…walk into a bar. Oops, never mind. That’s another blog for another time.
Seriously, though, if you walk into the Phillips Collection here in DC you’ll meet them all – and more. Gaugin to Picasso: Masterworks from Switzerland, now on view, showcases some 60 works from the Staechelin and Im Obersteg Collections, normally on view in the Kunstmuseum in Basel. Rudolf Staechelin and Karl Im Obersteg were contemporaries of Duncan Phillips, the founder if this, the first museum of modern art in the United States, and like him, collected widely in the mid-nineteenth and twentieth centuries. This vivid show is the first to bring selected works from these collections to America.
Van Gogh’s “Gardens at Daubigny,” was painted in July, 1890, in the height of a glorious summer in Auvers, France. This is one of several paintings the artist made of Daubigny’s gardens, but the only one to feature a small black cat in the foreground. He wrote his brother Theo that it was “a picture I’ve had in my mind ever since I came here.” Tragically, Van Gogh took his life on July 29, 1890. Current thinking suggests that Van Gogh may have been bi-polar, with periods of frenzied painting and writing–Van Gogh wrote 800 letters in his lifetime–followed by periods of deep depression. That he could paint these gardens with such joy and take his own life shortly thereafter gives this swirling, wiggling image a kind of awful poignancy.
The magnificent, “Nafea Faa Ipoipo (When Will You Marry?),” 1892, was painted during Paul Gaugin’s first stint in Tahiti. This enigmatic image of two Tahitian girls was recently sold to a private buyer, perhaps Qatari, according to a February 15, 2015 article in The New York Times. The selling price of $300 million was neither confirmed nor denied by a tight-lipped seller, none other than Rudolf Staechelin’s 62 year old grandson. News of the sale shocked Basel and sent some 7,500 people to the Kunstmuseum to see it before the gallery closed for renovation. The buyer, whoever he or she is, will take possession in January 2016. The present day Staechelin said, “In a way it’s sad…but…private collections are like private persons. They don’t last forever.” So…we’re even luckier to see this work before it may disappear from view.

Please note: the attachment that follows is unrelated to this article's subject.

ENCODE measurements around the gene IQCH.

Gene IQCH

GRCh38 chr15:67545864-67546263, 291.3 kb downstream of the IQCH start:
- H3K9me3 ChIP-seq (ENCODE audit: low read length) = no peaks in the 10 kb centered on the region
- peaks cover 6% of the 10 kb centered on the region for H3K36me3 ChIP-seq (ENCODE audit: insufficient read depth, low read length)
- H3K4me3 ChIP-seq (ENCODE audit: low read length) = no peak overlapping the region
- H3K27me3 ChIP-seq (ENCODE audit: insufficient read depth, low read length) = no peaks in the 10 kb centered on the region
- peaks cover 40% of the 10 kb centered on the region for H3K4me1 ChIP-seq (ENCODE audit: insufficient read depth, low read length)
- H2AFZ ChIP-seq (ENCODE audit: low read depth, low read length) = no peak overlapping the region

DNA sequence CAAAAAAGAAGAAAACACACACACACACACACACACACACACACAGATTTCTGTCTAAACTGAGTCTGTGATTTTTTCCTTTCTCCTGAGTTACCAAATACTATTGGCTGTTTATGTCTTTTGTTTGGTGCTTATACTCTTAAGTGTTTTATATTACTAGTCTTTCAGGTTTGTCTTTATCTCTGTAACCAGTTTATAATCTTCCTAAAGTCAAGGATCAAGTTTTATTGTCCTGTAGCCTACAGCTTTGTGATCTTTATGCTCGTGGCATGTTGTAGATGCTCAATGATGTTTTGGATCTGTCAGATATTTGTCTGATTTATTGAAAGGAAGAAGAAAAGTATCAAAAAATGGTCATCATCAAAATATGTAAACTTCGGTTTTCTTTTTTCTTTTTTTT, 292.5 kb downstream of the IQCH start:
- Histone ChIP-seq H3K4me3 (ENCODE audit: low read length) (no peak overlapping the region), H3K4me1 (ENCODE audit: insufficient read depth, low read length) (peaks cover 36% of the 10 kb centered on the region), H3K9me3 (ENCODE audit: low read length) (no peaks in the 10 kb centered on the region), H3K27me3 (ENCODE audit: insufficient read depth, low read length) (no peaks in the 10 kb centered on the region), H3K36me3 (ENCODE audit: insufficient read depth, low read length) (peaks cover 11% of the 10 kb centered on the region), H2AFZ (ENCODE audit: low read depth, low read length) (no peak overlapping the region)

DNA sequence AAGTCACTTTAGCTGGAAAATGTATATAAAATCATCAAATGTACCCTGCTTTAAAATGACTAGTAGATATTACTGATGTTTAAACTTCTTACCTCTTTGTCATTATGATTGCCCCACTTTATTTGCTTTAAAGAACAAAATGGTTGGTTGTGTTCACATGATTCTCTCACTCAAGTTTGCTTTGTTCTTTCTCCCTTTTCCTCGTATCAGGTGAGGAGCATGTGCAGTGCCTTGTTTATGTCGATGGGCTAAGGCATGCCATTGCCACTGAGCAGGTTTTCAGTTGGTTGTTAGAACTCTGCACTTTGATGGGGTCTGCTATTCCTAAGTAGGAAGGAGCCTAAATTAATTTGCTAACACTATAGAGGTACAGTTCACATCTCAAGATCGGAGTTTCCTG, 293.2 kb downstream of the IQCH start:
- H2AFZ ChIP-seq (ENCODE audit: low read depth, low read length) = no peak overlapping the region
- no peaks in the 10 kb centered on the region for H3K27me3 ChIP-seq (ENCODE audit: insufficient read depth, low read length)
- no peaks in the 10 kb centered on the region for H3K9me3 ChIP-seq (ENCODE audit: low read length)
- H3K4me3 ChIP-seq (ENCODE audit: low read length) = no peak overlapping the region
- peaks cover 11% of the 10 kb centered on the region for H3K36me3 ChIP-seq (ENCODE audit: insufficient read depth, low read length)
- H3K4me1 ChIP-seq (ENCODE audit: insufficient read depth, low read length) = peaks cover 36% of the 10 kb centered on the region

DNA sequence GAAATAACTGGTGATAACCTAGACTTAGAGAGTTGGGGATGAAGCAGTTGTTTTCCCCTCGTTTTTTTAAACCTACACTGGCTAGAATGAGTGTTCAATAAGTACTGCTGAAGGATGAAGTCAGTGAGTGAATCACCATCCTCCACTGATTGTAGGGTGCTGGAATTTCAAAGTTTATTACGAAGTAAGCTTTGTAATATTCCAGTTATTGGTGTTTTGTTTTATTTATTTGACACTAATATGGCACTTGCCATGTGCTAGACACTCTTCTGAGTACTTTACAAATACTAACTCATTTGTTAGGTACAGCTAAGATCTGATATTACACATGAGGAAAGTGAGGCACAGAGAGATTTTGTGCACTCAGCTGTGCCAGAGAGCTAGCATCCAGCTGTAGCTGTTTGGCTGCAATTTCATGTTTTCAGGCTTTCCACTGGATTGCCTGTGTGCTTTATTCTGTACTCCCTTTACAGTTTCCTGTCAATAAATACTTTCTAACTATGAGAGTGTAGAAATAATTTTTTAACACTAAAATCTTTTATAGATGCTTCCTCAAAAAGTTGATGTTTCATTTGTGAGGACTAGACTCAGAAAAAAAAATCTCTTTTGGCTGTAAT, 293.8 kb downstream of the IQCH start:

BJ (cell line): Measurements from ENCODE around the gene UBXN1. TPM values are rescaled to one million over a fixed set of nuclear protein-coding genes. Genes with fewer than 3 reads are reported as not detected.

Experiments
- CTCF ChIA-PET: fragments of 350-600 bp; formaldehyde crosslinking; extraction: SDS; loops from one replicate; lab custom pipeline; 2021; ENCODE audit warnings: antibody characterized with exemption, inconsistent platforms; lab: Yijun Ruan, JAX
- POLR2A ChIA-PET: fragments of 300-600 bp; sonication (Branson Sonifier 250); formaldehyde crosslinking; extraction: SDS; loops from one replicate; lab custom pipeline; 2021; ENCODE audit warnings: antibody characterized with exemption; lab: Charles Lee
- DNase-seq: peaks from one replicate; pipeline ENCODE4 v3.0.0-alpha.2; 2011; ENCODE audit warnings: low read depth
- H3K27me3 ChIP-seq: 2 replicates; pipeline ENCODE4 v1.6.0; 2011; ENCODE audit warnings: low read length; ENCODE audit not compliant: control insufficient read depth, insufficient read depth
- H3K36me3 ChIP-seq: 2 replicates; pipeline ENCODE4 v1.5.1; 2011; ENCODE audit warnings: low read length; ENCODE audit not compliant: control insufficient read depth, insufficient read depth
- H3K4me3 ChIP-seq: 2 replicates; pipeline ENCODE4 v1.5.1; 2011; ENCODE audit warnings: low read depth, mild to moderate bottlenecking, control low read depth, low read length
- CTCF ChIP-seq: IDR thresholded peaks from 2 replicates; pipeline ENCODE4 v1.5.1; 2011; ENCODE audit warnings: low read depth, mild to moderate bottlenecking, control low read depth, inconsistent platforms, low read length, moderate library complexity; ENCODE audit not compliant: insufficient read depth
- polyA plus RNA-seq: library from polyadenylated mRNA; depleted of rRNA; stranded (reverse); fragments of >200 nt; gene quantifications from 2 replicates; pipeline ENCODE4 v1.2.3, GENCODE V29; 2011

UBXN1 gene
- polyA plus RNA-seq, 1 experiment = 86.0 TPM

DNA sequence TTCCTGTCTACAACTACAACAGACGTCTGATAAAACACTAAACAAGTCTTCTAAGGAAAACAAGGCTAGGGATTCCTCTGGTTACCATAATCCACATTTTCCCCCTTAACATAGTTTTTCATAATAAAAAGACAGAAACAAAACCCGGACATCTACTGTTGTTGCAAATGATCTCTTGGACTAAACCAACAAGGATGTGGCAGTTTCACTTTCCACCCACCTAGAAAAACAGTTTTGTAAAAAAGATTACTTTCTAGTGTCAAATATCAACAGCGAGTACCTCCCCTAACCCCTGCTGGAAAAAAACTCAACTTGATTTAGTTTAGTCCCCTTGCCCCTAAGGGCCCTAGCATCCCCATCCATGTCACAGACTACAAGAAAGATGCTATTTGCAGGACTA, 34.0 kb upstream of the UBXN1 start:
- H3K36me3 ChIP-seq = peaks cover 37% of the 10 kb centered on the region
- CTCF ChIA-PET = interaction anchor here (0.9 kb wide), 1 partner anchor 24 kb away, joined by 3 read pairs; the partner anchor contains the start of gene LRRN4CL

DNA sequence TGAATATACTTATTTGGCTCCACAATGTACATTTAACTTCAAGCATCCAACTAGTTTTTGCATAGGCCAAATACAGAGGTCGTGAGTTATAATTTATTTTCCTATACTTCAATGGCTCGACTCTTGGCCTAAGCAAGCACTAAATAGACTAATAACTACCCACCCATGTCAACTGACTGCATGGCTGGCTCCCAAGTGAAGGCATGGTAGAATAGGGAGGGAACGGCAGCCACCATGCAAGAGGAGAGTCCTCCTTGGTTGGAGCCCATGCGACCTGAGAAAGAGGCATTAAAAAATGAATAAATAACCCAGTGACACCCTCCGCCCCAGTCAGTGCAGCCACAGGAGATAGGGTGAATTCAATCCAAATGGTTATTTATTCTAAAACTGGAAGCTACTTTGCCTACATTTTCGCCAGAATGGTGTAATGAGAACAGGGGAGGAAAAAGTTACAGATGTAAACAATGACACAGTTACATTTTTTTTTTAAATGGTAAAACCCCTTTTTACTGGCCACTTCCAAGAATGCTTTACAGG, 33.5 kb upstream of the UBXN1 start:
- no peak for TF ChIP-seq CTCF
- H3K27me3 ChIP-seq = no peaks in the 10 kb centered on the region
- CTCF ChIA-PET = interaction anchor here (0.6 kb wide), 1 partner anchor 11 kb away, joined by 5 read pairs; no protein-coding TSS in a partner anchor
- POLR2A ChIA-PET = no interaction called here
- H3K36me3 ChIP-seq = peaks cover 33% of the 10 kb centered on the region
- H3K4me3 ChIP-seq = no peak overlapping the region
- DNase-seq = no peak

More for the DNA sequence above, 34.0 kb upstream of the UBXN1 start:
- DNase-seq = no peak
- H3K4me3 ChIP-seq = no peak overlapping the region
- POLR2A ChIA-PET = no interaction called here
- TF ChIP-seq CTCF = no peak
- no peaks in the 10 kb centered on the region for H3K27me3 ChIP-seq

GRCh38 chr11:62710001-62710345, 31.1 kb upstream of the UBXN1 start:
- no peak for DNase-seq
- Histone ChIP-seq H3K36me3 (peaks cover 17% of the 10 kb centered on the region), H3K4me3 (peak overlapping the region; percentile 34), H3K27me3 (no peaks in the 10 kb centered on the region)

I have mixed feelings about this artist. While I find Gaugin’s penchant for going native more than a little condescending, and his involvement with a thirteen-year-old Tahitian girl (with his wife and child at home in France) repugnant, this painting is breathtaking. As a colorist, Gaugin is a master. I love the interplay between the two figures, the curving, sensuous body of the girl in native dress, and the stiff, upright carriage of the one in Western dress. Both look away from the viewer, in different directions, while the figure behind holds up a portentous hand, like a figure in a religious allegory.
Another work still in the Staechelin collection is Ferdinand Holder’s “Mont Blanc with Pink Clouds,” 1918. The colors are so delicate yet so ravishing, the piece looks edible. It put me in mind of the paintings of Augustus Vincent Tack, who was an advisor to Duncan Phillips and whose art Phillips admired and collected. The iridescent, almost abstract image is flattened, yet seductively deep.
Speaking of ravishing: Swiss artist Cuno Amiet’s “Kneeling Nude on Yellow Ground,” 1913, is a knock-out. I love the quivering intensity of this girl’s body, her fixed gaze. It’s as if she’s intently waiting for her cue, maybe a cymbal crash, to leap up and take her place in the dance. She appears to be one of several nymphs in a frieze, perhaps representing spring.
Color, color, color! You could get drunk on the color in this show.
Kandinsky’s “Study of Murnau—Landscape with Church,” 1909 blew me away. I love the way the landscape seems to tumble off the canvas, the riotous color, the yellow clouds flying up into the sky. Even the building looks impermanent, as if about to explode.
The gem of the show for me is Suzanne Valadon’s “The Frog,” 1910, in pastel and oil on paper. Valadon—the only woman in the show—was an artist’s model in Montmartre, a fall from a trapeze having ended her career as a circus performer. She modeled for Puvis de Chavannes, Pierre-August Renoir, and Toulouse Lautrec, among others, who encouraged her to pursue a career as a painter. Seductive, independent, and headstrong, she lived outside bourgeois rules, giving birth at 18 to a son, the artist Maurice Utrillo. Here, her “frog,” about to climb into a bathtub, shows a more muted palette than many of the works in this show, but the vigorous outlining is there, as is the coiled energy of the model.
Picasso’s famous “Absinthe Drinker,” 1901, is displayed in the center of the gallery with a wonderful bonus painting on the reverse. Our drinker is bathed in color, but her eyes are dead, her face expressionless. The influence of Toulouse Lautrec and Gaugin are evident in the outlining and bold color. On the other side (Picasso was poor and canvas was in short supply) is a wild painting that was much more to my taste: “Woman at the Theater.” Isn’t she great? Here is a sophisticated Parisienne, whose gimlet eye misses nothing, nailing the viewer with a jaded expression as the theater crowd buzzes around her.
Thirty years later, Picasso would paint very differently, reducing “Sleeping Nude,” 1934, to a series of orbs and swooshes, her head thrown back dramatically. But color and outlining are still important to him and to these collectors whose mutual eye and taste can be seen in works that span decades. Many other wonderful artists are represented here—Modigliani, Cezanne, Utrillo (Suzanne Valadon’s son), Pissarro, Manet, and Chaim Soutine among them.
The show will be up until January 10, 2016.